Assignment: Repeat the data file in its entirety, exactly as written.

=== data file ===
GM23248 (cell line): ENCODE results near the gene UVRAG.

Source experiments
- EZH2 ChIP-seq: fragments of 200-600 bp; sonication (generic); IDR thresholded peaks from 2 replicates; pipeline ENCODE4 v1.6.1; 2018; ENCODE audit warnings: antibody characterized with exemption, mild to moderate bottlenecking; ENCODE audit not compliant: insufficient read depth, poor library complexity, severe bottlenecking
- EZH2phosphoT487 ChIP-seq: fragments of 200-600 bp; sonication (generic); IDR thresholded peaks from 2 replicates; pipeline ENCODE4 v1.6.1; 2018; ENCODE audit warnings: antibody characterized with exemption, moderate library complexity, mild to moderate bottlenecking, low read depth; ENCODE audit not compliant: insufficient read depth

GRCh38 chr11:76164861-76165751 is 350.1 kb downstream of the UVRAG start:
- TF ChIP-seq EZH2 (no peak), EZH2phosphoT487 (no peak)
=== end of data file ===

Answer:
GM23248 (cell line): ENCODE results near the gene UVRAG.

Source experiments
- EZH2 ChIP-seq: fragments of 200-600 bp; sonication (generic); IDR thresholded peaks from 2 replicates; pipeline ENCODE4 v1.6.1; 2018; ENCODE audit warnings: antibody characterized with exemption, mild to moderate bottlenecking; ENCODE audit not compliant: insufficient read depth, poor library complexity, severe bottlenecking
- EZH2phosphoT487 ChIP-seq: fragments of 200-600 bp; sonication (generic); IDR thresholded peaks from 2 replicates; pipeline ENCODE4 v1.6.1; 2018; ENCODE audit warnings: antibody characterized with exemption, moderate library complexity, mild to moderate bottlenecking, low read depth; ENCODE audit not compliant: insufficient read depth

GRCh38 chr11:76164861-76165751 is 350.1 kb downstream of the UVRAG start:
- TF ChIP-seq EZH2 (no peak), EZH2phosphoT487 (no peak)